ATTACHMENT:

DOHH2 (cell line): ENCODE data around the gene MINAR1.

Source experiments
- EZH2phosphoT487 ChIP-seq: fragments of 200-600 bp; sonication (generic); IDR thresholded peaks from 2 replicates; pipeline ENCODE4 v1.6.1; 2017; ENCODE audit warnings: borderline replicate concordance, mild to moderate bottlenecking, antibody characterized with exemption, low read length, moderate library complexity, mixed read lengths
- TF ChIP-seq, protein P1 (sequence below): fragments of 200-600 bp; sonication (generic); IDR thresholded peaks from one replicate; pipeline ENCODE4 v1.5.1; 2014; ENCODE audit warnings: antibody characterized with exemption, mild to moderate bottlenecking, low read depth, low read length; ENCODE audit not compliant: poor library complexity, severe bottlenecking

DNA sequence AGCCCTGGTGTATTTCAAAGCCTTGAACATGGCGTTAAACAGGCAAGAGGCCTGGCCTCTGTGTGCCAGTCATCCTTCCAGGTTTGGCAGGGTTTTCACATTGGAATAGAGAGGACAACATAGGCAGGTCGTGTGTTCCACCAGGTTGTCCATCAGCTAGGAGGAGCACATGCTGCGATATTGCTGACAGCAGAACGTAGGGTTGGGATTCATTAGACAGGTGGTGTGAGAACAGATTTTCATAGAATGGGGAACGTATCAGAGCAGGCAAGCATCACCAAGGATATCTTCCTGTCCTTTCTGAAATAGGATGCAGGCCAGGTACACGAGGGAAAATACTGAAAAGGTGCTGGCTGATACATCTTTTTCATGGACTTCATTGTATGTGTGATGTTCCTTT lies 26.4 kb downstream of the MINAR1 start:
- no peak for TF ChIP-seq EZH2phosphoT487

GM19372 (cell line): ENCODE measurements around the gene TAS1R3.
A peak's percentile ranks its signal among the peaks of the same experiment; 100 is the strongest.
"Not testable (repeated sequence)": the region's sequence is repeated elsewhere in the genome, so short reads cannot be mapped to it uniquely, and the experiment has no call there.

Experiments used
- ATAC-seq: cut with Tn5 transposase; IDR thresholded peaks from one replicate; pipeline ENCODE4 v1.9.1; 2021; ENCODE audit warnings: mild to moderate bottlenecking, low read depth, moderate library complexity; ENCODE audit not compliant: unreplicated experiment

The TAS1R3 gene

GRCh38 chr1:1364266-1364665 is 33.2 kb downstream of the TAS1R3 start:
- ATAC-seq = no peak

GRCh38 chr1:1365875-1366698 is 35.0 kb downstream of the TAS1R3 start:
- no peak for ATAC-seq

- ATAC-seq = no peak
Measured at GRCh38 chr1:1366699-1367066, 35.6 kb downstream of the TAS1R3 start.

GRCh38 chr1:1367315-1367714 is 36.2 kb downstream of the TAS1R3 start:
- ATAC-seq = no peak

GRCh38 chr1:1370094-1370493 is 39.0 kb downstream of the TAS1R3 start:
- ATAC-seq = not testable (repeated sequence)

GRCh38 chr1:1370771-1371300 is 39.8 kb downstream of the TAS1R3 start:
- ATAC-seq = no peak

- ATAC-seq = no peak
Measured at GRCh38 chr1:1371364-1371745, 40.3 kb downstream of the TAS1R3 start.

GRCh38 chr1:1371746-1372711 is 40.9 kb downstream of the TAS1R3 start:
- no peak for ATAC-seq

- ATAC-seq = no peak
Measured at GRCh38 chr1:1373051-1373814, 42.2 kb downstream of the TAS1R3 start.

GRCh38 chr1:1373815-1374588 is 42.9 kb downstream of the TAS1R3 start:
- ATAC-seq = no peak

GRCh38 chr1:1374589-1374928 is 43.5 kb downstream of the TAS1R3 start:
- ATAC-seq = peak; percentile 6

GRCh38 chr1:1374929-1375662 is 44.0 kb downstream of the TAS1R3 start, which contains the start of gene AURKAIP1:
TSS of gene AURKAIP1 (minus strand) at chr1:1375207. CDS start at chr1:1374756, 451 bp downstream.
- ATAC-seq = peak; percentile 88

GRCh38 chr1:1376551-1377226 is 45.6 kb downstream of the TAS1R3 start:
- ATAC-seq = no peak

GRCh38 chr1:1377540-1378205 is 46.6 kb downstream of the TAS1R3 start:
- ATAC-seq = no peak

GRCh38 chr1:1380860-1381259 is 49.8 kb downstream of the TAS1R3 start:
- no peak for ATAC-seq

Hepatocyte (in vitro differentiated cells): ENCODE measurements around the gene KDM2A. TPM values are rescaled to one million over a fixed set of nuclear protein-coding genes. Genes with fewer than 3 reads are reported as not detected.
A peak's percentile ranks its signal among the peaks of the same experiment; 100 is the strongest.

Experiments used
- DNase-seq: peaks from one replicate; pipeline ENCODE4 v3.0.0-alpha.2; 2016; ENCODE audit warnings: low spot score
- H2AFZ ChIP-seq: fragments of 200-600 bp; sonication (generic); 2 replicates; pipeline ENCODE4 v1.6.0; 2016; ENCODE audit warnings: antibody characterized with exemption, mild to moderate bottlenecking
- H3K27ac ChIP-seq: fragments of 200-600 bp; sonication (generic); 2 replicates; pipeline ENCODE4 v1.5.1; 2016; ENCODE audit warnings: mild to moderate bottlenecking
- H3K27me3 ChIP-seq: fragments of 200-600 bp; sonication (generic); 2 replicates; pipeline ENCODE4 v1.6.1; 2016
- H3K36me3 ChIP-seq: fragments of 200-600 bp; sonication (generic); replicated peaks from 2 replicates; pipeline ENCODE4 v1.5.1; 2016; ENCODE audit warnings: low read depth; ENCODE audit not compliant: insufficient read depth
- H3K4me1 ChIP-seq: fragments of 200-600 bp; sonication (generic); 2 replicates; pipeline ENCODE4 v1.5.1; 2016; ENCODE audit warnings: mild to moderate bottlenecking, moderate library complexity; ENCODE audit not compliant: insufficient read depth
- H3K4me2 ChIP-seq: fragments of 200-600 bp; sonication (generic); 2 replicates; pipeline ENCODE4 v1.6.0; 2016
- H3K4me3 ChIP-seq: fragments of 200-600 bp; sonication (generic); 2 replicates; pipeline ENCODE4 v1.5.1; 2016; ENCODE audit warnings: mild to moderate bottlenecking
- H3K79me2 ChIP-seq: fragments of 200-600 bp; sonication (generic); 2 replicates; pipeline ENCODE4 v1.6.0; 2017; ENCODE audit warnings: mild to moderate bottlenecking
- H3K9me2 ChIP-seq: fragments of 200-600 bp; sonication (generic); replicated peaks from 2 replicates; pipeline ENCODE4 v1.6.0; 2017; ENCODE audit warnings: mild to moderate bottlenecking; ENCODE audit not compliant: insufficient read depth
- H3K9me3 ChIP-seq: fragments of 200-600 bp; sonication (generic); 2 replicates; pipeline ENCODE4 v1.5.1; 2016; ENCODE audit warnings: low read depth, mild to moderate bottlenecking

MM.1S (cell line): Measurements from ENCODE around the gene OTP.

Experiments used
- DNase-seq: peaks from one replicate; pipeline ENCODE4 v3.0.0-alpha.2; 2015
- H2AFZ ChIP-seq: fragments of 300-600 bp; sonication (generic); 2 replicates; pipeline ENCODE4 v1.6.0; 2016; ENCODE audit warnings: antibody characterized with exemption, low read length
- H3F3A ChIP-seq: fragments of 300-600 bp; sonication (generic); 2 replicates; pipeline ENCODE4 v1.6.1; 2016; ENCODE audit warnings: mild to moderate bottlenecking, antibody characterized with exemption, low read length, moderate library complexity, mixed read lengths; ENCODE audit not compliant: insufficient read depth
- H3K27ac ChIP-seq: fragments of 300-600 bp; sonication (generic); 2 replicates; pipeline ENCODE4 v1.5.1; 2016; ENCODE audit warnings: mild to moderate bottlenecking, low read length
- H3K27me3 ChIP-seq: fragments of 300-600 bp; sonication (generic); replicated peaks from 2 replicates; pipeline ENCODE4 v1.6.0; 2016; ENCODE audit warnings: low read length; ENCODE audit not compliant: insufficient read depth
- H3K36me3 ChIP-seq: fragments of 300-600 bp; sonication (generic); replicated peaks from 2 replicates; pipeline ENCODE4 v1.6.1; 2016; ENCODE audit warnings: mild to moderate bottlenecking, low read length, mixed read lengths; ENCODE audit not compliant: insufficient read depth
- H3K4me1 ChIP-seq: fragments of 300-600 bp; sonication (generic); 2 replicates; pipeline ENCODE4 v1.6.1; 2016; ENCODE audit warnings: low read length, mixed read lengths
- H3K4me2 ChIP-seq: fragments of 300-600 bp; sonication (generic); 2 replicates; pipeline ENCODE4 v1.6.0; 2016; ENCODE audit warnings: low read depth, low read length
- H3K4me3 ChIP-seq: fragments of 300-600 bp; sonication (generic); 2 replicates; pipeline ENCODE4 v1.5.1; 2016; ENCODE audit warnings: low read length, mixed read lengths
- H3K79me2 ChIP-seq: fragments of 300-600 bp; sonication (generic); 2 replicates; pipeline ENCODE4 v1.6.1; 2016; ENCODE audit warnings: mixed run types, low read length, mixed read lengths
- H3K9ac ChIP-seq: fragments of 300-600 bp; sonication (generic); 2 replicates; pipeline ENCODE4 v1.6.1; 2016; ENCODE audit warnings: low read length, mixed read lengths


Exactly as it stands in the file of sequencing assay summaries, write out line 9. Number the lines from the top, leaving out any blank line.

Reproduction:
"Not testable (repeated sequence)": the region's sequence is repeated elsewhere in the genome, so short reads cannot be mapped to it uniquely, and the experiment has no call there.